Both could result in a negative energy balance and the loss of body condition, which can prove particularly detrimental to subsequent fertility,” says Mr Rogers.

He adds that along with key minerals, it’s also important to include trace elements in dry cow diets because of their vital role in a host of body processes, including immunity.

“At calving time, a cow may become immuno suppressed because of the major physiological changes that occur.

“The inclusion of high quality minerals and trace elements, can help reduce the impact of this and lower the incidence of production diseases at calving, such as retained cleansings and metritis,” explains Mr Rogers.

However, he encourages producers to be aware of the differences in trace element supply.

“In most compound feeds, you will find inorganic forms of trace elements such as oxides, chlorides, sulphates, and carbonates. Inorganic minerals and trace elements aren’t as readily absorbed and cannot be stored by the animal, unlike organic forms.”

Therefore, to see the full benefits of an optimum trace element supply, producers should consider full inclusion of organic trace elements. This is something that has been supported by a recent analysis of TMS data.

“When we compared TMS data from Scottish herds that received Davidson’s Total Dry nuts to herds that were fed the same compound without the inclusion of a live yeast and organic trace elements, the most notable difference was, that the incidence of acidosis and lameness during the transition period in cows fed Total Dry nuts, was more than half,” says Mr Rogers.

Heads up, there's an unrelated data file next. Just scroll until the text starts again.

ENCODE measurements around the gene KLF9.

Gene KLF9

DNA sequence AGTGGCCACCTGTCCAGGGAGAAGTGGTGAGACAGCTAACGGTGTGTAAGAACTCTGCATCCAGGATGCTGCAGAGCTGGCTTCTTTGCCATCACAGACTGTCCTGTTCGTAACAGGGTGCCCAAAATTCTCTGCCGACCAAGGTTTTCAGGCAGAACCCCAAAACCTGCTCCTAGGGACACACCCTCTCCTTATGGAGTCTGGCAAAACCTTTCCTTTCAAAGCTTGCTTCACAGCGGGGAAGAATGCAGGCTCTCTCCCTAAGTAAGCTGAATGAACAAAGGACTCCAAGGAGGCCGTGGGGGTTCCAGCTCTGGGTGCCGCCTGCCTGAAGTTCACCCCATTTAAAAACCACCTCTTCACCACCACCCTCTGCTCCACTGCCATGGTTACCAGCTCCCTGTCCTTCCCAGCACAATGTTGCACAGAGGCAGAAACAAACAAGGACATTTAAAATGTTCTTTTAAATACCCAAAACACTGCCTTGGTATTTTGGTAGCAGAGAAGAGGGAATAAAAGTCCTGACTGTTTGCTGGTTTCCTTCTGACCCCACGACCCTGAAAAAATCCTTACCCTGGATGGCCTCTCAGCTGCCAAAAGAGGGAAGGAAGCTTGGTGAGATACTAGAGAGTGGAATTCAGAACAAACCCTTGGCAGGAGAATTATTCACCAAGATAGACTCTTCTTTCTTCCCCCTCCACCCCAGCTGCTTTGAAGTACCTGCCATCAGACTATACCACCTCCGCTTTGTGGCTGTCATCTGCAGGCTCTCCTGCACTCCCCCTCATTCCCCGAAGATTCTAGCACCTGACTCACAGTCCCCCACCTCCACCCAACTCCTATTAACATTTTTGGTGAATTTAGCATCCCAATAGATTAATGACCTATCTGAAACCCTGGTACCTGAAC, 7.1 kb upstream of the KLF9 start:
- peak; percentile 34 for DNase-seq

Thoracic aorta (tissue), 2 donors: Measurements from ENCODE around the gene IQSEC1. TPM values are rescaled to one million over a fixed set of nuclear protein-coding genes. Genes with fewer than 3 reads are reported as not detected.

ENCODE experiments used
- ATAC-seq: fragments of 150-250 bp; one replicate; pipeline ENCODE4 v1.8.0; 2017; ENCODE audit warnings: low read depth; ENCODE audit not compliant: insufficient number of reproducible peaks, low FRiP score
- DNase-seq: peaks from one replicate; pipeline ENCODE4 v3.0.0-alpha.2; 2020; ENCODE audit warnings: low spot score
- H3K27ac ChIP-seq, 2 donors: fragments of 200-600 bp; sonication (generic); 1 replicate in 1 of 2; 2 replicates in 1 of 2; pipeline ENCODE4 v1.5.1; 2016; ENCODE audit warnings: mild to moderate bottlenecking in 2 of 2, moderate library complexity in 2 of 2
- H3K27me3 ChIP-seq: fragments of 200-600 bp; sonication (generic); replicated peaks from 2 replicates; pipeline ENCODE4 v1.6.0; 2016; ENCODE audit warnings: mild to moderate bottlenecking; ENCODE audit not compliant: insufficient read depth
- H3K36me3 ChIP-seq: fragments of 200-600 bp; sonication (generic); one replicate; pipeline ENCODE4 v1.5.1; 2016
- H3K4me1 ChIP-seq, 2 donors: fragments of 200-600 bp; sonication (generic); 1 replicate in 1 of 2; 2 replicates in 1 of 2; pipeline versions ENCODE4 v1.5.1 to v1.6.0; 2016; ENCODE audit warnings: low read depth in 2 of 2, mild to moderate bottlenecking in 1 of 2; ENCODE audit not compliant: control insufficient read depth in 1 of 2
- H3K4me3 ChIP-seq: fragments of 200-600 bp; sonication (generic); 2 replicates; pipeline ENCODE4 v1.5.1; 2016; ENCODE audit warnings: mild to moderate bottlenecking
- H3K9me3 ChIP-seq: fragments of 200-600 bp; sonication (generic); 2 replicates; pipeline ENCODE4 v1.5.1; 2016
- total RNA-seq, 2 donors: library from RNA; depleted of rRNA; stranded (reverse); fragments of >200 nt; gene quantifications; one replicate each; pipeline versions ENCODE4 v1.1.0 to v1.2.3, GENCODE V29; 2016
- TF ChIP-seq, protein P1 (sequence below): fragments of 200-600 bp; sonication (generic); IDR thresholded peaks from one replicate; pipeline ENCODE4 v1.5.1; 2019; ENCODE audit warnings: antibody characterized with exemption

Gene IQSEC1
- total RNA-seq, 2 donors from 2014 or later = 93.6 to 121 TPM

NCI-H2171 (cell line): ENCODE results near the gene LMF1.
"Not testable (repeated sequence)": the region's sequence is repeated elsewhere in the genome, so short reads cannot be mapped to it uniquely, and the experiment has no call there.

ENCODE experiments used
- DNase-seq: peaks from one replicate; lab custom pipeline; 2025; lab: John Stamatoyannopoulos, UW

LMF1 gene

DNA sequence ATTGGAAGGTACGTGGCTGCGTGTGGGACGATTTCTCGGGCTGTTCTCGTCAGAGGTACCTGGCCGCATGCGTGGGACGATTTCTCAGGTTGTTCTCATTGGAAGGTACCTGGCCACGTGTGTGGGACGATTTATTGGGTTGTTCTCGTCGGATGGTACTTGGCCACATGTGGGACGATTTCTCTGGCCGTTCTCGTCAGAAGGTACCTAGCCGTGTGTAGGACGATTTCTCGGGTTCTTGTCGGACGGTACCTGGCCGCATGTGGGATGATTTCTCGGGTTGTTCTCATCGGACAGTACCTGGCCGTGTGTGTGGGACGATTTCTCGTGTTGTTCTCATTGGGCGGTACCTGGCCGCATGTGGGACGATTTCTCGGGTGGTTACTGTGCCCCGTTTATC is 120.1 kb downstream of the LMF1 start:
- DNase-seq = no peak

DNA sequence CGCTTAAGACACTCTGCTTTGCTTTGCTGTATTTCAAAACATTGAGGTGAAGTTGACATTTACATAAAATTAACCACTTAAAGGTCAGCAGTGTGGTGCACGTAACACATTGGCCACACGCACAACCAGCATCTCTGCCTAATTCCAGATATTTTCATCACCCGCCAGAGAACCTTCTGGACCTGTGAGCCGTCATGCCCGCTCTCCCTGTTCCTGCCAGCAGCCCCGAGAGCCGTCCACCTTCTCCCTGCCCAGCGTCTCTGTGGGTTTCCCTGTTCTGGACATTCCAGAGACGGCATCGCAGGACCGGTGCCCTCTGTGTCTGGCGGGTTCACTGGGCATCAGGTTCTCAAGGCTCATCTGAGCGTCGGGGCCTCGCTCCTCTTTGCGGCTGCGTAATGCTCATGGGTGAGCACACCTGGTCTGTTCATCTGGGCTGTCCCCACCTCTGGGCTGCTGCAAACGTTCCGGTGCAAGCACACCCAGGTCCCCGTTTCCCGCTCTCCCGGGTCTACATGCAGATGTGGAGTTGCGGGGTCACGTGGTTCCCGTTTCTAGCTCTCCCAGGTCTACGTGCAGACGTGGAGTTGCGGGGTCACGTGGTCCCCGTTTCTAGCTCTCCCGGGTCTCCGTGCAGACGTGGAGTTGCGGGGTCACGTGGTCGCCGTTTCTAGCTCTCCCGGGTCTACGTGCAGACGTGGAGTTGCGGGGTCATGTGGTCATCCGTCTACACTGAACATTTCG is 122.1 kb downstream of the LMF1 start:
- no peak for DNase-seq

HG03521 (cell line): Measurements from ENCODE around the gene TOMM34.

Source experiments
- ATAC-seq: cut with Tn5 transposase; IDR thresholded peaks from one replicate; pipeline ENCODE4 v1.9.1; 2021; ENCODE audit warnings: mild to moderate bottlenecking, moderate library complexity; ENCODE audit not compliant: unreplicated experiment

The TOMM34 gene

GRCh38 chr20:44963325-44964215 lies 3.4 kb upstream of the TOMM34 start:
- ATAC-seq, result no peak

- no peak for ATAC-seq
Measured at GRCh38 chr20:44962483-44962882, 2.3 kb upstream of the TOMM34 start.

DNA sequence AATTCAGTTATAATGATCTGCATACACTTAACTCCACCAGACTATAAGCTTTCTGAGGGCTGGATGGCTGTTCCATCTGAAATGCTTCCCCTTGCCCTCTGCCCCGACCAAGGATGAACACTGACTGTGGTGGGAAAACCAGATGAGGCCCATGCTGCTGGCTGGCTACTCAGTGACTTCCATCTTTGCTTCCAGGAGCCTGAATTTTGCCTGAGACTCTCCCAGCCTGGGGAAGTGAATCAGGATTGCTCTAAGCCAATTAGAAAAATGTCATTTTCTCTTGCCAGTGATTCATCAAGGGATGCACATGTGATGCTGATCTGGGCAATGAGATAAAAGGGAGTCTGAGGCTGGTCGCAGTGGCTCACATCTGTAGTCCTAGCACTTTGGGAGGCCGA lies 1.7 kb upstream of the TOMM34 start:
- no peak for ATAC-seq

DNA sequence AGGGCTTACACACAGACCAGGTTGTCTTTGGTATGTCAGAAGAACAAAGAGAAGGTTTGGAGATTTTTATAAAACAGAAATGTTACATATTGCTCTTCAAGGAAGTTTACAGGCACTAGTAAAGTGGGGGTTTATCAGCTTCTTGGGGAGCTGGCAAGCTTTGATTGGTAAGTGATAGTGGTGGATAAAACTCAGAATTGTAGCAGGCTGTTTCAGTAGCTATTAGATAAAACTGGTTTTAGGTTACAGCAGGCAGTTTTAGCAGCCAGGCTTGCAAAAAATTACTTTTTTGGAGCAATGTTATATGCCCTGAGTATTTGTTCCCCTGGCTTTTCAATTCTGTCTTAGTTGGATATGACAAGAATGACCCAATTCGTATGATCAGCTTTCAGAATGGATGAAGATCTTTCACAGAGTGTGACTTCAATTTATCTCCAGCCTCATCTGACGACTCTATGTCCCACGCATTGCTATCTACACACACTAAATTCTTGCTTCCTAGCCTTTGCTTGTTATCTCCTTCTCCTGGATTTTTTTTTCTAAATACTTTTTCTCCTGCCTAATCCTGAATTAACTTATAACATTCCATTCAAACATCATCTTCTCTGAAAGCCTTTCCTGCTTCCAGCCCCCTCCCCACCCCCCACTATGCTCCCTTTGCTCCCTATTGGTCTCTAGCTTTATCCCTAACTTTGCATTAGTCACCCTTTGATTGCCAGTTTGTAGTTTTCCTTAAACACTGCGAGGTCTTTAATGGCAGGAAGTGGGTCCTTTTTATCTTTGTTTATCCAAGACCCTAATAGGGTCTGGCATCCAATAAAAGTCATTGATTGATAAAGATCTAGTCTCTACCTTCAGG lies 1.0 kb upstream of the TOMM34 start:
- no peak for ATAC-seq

Mr Douglas added that cows are given 30kg of the production ration as soon as they calve. This includes silage and home-grown cereals along with a specifically formulated Davidsons blend to balance the ration. “We find that immediately after calving, cows have a good appetite and by filling the rumen, it helps avoid a displaced abomasum.” He added that bringing the cows in for the last three weeks ensures easier management of nutrient intake especially when grass quality is variable.

“It’s especially important in Ayrshire cows to carefully balance the ration, as they have a tendency to lay a lot of fat down. This can predispose them to metabolic diseases at calving, so it crucial to get body condition score right with a target of 3-3.5,” says Mr Douglas.

“Being housed also reduces environmental stress from the weather, and or stress caused by movement at calving, which again can increase the incidence of disease.”

Ensuring the rumen is functioning optimally come calving is also key, and to achieve this, a smooth transition in diet is required to avoid any digestive upsets, adds Mr Douglas. “Not only does this help maximise efficiency in early lactation when a cow is most able to utilise nutrients, it avoids a significant change in body condition which can impair fertility.”

While retained cleansings remain slightly higher than the UK average, he said the incidence rate has halved and the herd has come on leaps and bounds since monitoring and managing the dry and transition period. “It’s very difficult to manage what you’re not monitoring and therefore utilising the TMS service has helped identify the problem areas. By alerting us to the early warning signs, we can remedy the problem before it becomes a major issue and starts knocking health, production and fertility.

“I would encourage farms to review the dry and transition period as it is often the missing link in dairy cow management and nutrition, and can really impact the bottom line,” concluded Mr Douglas.